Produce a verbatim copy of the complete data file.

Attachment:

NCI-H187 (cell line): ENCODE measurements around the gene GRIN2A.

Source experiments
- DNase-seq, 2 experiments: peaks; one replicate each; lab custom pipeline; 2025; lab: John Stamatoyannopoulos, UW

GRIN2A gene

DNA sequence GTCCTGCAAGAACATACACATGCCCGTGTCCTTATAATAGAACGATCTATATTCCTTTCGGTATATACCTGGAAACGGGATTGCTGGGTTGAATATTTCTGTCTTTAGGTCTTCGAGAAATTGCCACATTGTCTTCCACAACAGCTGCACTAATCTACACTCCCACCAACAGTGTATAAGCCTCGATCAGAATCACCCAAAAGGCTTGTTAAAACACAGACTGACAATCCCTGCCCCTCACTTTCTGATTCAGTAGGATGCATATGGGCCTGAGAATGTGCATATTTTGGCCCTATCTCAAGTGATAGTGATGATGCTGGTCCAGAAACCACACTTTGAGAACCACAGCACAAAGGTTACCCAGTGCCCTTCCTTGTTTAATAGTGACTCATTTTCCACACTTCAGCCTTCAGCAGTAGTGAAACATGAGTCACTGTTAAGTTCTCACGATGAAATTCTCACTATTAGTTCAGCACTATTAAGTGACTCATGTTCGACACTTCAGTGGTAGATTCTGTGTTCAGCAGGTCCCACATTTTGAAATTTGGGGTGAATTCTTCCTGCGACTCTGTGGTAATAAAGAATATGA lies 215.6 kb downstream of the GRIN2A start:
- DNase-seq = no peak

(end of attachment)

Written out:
NCI-H187 (cell line): ENCODE measurements around the gene GRIN2A.

Source experiments
- DNase-seq, 2 experiments: peaks; one replicate each; lab custom pipeline; 2025; lab: John Stamatoyannopoulos, UW

GRIN2A gene

DNA sequence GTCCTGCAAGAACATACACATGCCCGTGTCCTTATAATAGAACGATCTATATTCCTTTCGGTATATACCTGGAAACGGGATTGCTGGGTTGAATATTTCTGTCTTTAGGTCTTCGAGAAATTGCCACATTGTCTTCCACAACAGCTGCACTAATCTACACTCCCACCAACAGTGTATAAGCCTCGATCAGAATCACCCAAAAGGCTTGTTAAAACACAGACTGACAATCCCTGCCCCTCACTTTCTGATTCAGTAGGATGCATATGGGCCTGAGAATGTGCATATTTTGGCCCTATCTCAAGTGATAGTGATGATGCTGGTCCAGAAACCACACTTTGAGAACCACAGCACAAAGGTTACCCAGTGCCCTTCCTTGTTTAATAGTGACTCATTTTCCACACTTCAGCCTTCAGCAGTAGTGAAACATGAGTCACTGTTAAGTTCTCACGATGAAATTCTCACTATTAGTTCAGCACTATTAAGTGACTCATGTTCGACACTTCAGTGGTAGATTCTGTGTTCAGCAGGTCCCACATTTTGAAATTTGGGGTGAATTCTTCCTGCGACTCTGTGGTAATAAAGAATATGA lies 215.6 kb downstream of the GRIN2A start:
- DNase-seq = no peak